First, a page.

Journal of Biomedical Imaging and Bioengineering

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Commentary - Journal of Biomedical Imaging and Bioengineering (2022) Volume 6, Issue 11

Numerical investigation and detection of thermography.

Ivan Riley*

Department of biomedical imaging, University of Michigan, United states

*Corresponding Author:
Ivan Riley
Department of Biomedical Imaging
University of Michigan
United states
E-mail:[email protected]

Received: 19-Oct-2022, Manuscript No. AABIB-22-151; Editor assigned: 21-Oct-2022, PreQC No. AABIB-22-151 (PQ); Reviewed: 04-Nov-2022, QC No. AABIB-22-151; Revised: 07-Nov-2022, Manuscript No. AABIB-22-151 (R); Published:15-Nov-2022, DOI:10.35841/aabib-6.11.151

Citation: Riley I, Optimization and electrocoagulation of purification process. J Biomed Imag Bioeng. 2022;6(11):151

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Vibro-thermography is a promising nondestructive testing technique owning to its full-field and defect-selective imaging which excites ultrasonic waves to locally stimulate defects in large-scale and complex shape key components. In this paper, a low-power piezoelectric transducer was used as an actuator of vibro-thermography, and the detection and quantitative evaluation of the fatigue crack in metal structure were investigated. Experiments were conducted on an aluminum plate with a prefabricated fatigue crack. Both temperature data and thermal images were analyzed to validate the proposed method. The crack length was measured from the amplitude and phase image by the fast Fourier transform. The experimental error of crack length was less than 4.3% from the phase image.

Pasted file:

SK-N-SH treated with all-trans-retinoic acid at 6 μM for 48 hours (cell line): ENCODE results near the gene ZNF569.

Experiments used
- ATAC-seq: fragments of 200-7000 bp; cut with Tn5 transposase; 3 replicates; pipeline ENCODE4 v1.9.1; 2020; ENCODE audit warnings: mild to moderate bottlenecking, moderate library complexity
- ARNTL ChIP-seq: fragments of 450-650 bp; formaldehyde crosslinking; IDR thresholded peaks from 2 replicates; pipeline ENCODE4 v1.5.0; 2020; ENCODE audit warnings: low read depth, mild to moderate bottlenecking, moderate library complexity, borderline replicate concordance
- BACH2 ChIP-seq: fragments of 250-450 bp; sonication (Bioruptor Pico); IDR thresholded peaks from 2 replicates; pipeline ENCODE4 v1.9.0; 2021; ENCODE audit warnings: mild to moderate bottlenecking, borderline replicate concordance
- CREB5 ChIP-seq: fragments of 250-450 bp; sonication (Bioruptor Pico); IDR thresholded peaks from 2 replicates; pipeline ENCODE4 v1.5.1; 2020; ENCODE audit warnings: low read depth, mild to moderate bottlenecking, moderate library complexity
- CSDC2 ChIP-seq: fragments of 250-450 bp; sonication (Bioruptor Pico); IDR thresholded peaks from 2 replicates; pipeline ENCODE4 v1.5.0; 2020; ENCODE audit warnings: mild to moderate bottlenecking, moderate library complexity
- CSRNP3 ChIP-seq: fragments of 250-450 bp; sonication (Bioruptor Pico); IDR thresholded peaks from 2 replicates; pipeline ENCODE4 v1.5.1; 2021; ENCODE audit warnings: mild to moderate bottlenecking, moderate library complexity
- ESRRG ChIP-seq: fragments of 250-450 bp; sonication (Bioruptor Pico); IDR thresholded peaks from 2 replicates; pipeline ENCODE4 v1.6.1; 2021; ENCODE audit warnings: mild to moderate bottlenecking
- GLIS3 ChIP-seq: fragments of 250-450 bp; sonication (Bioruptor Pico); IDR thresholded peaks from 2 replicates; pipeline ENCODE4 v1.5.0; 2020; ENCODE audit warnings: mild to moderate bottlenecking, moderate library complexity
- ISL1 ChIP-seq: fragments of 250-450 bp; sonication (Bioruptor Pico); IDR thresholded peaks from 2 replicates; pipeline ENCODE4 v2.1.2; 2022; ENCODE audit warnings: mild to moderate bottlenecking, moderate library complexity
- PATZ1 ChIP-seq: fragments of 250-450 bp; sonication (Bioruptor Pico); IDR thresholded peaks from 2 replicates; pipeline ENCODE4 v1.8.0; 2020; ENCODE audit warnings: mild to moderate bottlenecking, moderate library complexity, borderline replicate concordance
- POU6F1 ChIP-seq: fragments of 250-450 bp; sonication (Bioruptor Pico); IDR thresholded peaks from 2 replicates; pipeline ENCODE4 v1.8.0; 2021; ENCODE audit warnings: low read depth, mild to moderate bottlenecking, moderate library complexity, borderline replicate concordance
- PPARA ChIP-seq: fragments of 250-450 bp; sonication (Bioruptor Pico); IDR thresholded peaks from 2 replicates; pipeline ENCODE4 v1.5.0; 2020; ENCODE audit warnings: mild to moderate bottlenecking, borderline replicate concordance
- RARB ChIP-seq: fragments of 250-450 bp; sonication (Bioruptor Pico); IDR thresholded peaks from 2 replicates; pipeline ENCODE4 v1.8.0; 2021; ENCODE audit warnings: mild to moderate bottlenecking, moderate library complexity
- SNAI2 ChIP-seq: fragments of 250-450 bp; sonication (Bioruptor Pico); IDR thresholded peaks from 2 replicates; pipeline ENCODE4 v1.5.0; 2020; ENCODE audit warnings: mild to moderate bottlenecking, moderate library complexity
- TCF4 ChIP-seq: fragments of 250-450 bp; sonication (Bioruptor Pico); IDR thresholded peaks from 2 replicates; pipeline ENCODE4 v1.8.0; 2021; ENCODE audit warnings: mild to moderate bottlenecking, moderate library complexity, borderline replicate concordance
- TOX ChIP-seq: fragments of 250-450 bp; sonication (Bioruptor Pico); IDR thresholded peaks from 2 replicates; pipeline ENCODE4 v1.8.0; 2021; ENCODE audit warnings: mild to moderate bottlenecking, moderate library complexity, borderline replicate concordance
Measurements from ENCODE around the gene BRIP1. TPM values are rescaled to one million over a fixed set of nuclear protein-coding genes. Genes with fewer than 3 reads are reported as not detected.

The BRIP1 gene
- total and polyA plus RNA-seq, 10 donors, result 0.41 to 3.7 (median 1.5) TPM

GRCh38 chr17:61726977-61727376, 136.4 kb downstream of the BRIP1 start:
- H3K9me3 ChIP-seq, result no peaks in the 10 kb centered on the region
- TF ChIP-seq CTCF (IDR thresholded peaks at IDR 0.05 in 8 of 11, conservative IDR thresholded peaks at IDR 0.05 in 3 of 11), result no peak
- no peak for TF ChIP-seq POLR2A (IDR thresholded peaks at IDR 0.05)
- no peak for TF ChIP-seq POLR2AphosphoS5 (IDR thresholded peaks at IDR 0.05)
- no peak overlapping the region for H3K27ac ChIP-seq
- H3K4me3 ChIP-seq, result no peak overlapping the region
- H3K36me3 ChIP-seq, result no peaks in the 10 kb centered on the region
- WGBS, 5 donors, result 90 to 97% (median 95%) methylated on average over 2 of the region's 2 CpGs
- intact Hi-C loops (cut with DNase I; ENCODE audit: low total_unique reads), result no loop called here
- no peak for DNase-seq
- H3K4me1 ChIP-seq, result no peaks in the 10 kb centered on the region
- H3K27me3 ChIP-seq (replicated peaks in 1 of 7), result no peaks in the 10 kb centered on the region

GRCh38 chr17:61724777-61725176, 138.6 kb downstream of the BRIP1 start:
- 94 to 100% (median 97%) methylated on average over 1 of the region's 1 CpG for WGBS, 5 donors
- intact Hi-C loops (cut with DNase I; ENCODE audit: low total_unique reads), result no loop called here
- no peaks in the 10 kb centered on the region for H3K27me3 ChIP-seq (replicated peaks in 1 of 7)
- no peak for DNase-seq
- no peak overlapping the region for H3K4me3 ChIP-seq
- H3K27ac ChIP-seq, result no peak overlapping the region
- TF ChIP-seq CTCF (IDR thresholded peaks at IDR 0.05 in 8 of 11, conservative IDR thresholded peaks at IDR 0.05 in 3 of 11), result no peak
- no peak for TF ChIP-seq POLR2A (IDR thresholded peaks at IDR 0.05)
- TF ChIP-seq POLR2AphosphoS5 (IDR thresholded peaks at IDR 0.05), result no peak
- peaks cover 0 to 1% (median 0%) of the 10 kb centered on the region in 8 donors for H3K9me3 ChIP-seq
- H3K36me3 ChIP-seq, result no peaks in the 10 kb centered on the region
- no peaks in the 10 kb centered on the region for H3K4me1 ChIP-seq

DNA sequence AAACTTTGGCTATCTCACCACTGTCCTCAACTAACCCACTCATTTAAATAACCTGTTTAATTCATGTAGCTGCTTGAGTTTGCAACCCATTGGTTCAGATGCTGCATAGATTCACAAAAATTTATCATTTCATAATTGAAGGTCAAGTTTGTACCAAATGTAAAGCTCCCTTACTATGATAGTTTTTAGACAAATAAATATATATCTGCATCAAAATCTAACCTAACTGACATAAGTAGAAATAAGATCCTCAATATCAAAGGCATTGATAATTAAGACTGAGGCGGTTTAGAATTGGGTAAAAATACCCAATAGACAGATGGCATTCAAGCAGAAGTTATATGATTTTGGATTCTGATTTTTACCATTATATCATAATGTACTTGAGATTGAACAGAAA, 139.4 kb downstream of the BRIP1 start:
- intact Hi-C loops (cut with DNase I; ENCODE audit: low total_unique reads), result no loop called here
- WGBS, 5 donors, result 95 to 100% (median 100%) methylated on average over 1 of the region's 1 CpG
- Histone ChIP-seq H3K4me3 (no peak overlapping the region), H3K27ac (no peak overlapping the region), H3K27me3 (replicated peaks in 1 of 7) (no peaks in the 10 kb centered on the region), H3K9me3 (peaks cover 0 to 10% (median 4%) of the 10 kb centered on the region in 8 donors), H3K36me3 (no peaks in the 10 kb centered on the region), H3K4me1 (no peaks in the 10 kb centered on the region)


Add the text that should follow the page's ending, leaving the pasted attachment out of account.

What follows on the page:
The electrocoagulation (EC) process has been widely studied in recent years to remove a wide range of contaminants present in different types of water: fluorides, arsenic, heavy metals, organic matter, colorants, oils, and recently, pharmaceutical compounds. However, most of the studies have been aimed at understanding the process factors that have the most significant effect on efficiency, and these studies have been mainly on a batch process. Therefore, this review is focused on elucidating the current state of development of this process and the challenges it involves transferring to continuous processes and the recent exploration of its potential use in the removal of pharmaceutical contaminants and its implementation with other technologies. 


Electrocoagulation, reactor design, Pharmaceuticals removal, Hybrid systems.


Various pollutants in water for human use and consumption, municipal wastewater, and industrial effluents represent a public health problem and a threat to ecosystems. Contaminants such as fluoride, arsenic, heavy metals, dyes, fats and oils, and pharmaceuticals, to name a few, come from various sources, and their removal represents a challenge due to the characteristics of each type of water. Even so, the EC process has shown high versatility since it allows one to efficiently remove these contaminants in underground, surface, and residual water [1].